Facilitation for Collective Leadership

Thought Piece Mini-Series – Part 1

Introduction

For a long time we have struggled to articulate the process of facilitation that we believe to be important when working with collective leadership groups tackling complex issues. This art of facilitation doesn’t just lie with those who have a title of ‘facilitator’ but is also key to leadership practice.  Over the next few months we will be sharing experiences and thinking around facilitation in complexity, with the view that we can tentatively make the “intuitive, tacit and unconscious” ways of knowing more visible.  

It is challenging to write about the capabilities and practical experiences of facilitation that have “largely disappeared into our relatively inaccessible mental filing cabinets of intuitive, unconscious tacit knowing!” (Wadsworth, 2001, p421)

We find ourselves drawn to this challenge of trying to articulate what we mean by facilitating in complexity, not by creating a neat list of competencies but by offering our insights, experiences and  reflections developed over several years of working with collective leadership groups. Hopefully by sharing these we can begin to surface the unconscious and make the knowing visible.

This is the beginning of a journey, exploring what we refer to as inquiry-based facilitation, holding a space for discovery and surfacing questions and actions that arise when tackling complex issues as part of a collective group.  It’s not a linear, neat path, but a journey through the knowledge and  experiences developed  initially through our  training and work as social workers and educators, where understanding self in relation to others and complex systems are fundamentals for engagement. In the past five years we have worked with many at the forefront of facilitating in complexity honing our craft from those who graciously gave their time and expertise to the Pioneering Collaborative Leadership offer . (Bland, 2017).  This is where first took ‘deep dives’ and ‘worked aloud’  into the process of creating an open inquiry space for collaborative thinking, recognising the unarticulated value of the facilitator.    We developed rich partnerships with those at the forefront of relational work and action inquiry  to develop a four day residential leadership and facilitation programme. Over the past few years this programme has continued to evolve as we learn both from the writings of others and from our experiences and reflections in practice.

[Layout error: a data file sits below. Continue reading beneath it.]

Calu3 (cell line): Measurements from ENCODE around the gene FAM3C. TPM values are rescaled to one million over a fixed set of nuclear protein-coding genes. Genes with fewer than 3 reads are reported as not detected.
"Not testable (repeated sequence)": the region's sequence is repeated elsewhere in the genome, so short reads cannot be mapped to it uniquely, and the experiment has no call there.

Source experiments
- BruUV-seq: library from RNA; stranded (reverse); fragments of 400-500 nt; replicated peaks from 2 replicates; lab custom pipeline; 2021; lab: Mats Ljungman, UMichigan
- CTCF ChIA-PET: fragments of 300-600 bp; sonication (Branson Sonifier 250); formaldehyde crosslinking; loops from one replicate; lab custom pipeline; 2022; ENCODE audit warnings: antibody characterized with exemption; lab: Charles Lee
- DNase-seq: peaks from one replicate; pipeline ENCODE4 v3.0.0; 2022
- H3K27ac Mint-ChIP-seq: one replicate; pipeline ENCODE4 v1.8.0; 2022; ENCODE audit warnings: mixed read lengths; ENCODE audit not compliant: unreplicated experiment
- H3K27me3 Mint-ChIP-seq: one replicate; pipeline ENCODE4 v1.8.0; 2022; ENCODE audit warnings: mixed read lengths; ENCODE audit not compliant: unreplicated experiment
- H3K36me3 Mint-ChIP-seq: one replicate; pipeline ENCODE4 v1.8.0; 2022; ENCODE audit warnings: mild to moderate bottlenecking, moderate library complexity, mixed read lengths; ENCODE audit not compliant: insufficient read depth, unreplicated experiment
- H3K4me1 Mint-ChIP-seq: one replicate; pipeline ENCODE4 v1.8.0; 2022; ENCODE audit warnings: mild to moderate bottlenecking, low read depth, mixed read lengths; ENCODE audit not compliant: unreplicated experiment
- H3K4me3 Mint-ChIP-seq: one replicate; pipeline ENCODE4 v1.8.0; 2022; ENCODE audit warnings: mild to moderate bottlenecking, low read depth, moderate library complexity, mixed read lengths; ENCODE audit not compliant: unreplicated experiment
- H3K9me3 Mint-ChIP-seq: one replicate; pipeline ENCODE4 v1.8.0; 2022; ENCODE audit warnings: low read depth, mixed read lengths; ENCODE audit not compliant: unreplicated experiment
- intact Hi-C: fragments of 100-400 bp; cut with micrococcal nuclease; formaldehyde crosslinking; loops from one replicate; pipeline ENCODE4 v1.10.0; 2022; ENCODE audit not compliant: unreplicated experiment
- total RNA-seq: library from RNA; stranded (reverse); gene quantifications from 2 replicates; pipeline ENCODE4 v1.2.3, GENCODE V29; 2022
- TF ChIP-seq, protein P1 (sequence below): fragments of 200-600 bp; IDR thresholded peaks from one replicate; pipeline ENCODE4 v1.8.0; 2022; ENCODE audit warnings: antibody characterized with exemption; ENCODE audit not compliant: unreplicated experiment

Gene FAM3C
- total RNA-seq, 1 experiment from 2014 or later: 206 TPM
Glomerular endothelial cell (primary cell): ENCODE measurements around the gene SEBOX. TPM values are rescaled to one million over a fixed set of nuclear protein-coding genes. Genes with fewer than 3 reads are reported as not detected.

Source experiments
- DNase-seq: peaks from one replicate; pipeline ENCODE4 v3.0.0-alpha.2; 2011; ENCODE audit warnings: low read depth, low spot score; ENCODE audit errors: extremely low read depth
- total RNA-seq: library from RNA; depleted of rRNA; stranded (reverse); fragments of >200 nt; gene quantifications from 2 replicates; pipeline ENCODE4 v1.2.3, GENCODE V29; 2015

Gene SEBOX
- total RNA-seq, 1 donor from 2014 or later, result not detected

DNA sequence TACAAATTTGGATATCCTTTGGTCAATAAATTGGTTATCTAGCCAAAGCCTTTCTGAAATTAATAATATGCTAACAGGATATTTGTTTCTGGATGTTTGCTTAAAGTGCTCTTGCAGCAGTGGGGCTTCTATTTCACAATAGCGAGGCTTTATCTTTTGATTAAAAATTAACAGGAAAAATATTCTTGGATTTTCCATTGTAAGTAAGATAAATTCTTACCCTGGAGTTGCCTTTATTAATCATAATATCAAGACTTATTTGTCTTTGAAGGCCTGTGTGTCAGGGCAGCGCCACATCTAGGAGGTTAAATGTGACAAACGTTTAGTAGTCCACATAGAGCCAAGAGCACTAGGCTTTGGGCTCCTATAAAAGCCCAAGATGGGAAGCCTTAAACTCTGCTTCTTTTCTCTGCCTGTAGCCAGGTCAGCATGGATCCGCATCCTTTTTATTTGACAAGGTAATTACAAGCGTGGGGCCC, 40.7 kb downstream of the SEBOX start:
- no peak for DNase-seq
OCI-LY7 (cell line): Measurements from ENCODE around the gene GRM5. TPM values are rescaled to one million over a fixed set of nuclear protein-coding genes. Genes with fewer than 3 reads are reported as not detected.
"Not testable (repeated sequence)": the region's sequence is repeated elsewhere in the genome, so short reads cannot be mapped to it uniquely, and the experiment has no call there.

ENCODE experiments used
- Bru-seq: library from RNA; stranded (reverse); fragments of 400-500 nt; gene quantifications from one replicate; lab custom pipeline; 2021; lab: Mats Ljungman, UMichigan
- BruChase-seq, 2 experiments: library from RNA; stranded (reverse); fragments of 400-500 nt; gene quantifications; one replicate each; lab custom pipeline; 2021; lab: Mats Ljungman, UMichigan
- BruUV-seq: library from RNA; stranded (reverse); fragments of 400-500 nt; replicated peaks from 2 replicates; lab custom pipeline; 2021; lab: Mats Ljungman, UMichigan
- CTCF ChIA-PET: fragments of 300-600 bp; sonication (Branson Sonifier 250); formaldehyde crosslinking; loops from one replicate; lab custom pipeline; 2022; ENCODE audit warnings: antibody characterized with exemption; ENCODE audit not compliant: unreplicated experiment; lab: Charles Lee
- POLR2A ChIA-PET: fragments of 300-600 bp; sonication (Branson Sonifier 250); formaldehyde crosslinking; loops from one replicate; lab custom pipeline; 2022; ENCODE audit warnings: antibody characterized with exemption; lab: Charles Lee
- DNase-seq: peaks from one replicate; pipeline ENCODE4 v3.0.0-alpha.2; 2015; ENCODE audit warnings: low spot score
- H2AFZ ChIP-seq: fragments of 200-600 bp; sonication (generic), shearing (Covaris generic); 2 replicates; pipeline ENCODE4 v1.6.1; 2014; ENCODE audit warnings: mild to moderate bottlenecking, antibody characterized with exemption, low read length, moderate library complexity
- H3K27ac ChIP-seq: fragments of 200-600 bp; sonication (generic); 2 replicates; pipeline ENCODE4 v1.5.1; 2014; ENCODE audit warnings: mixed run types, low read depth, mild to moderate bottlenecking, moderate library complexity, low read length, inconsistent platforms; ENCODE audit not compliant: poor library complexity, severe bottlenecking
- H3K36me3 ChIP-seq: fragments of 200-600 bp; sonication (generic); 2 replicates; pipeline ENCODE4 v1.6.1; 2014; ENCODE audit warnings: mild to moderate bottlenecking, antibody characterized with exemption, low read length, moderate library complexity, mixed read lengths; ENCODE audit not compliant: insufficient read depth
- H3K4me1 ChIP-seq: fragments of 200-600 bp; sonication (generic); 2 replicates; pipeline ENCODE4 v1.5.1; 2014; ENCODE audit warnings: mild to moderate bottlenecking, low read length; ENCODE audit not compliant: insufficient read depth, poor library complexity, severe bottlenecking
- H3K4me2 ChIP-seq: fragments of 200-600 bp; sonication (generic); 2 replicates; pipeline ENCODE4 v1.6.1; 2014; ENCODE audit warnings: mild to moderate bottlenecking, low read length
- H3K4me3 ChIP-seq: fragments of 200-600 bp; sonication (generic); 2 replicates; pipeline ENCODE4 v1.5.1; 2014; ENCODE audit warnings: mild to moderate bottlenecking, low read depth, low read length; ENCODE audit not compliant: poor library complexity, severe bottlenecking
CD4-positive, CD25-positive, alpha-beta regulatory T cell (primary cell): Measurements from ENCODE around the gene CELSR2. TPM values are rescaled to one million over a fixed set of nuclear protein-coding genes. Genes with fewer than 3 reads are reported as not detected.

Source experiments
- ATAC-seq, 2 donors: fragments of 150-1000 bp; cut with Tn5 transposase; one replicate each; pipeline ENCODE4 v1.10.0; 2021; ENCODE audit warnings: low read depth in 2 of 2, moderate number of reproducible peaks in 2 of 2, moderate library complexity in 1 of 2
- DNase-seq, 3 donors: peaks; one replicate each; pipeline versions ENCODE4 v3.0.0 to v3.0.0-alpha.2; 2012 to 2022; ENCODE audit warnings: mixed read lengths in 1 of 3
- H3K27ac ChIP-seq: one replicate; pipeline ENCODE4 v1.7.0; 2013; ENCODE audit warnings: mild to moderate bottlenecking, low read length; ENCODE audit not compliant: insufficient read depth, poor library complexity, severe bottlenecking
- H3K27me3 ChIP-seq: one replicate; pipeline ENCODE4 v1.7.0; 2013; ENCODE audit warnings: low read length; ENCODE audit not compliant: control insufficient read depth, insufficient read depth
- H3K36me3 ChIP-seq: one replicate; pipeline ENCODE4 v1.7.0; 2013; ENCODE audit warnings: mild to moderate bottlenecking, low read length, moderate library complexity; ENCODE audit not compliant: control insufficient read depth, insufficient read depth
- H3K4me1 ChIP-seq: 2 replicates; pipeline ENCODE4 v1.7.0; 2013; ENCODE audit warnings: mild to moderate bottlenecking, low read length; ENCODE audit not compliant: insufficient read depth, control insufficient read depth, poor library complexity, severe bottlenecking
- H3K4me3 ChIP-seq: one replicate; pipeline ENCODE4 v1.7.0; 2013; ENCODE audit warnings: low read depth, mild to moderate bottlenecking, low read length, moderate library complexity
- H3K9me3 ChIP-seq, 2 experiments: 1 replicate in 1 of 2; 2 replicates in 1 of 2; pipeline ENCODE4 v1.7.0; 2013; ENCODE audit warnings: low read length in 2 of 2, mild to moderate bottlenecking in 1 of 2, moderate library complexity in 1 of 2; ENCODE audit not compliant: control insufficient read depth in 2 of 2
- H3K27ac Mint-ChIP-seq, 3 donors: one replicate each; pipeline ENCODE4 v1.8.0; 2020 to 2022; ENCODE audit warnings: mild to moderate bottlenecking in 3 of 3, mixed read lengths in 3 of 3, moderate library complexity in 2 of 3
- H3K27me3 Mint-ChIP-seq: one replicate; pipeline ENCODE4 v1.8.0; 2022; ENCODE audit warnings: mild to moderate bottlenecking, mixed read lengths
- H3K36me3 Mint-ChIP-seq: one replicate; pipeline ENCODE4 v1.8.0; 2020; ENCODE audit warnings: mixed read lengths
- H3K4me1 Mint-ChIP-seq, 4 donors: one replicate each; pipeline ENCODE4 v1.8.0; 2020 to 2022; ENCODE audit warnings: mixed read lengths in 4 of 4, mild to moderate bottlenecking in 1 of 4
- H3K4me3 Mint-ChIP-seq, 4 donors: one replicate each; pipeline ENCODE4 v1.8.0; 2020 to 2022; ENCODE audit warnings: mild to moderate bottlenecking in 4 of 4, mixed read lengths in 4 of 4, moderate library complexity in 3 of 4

Why do we need facilitation that is about inquiry? 

The complexity of the challenges we face today has given rise to a rethinking and a potential reimagining of how we structure our society and address complex issues with an inquiring and open mind. If you scan the news and social media, you will see a burgeoning of questions : 

  • how do we build back (forward) better? 
  • how can we work differently to balance home schooling and work needs?